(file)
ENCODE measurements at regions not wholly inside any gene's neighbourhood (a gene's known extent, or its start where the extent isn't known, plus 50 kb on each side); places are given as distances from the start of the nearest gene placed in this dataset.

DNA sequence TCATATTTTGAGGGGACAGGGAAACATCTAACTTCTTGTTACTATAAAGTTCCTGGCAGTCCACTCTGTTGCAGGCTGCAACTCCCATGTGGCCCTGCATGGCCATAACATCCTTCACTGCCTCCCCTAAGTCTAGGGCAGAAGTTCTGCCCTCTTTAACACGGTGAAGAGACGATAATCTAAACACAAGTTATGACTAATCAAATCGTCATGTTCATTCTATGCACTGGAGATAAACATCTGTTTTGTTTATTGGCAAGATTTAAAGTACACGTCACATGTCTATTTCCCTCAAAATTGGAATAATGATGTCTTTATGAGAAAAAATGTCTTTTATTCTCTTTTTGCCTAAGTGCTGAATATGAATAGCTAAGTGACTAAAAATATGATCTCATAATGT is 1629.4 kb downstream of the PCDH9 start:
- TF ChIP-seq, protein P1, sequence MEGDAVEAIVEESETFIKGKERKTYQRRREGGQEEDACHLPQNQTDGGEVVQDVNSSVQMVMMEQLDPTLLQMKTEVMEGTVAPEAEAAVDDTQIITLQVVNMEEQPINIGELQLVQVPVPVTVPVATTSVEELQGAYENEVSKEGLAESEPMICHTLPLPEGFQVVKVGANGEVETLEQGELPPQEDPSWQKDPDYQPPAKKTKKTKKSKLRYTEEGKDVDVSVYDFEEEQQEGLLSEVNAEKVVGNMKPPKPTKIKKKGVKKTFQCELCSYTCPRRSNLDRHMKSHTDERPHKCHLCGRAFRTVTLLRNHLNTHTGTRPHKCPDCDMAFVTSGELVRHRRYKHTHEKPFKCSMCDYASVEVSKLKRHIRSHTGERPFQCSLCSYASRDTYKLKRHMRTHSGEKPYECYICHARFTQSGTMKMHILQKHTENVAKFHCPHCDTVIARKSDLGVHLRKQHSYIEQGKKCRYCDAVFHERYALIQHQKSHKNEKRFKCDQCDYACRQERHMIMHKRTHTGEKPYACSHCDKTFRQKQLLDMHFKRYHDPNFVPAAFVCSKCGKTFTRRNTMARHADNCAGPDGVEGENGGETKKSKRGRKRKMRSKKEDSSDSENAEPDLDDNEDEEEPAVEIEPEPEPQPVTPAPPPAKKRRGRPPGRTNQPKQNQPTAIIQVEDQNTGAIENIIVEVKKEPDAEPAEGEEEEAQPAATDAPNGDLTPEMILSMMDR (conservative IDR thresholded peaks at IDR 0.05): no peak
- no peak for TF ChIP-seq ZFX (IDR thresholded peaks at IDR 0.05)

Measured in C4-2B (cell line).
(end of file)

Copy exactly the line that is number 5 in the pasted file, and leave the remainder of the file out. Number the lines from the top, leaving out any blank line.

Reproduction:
Measured in C4-2B (cell line).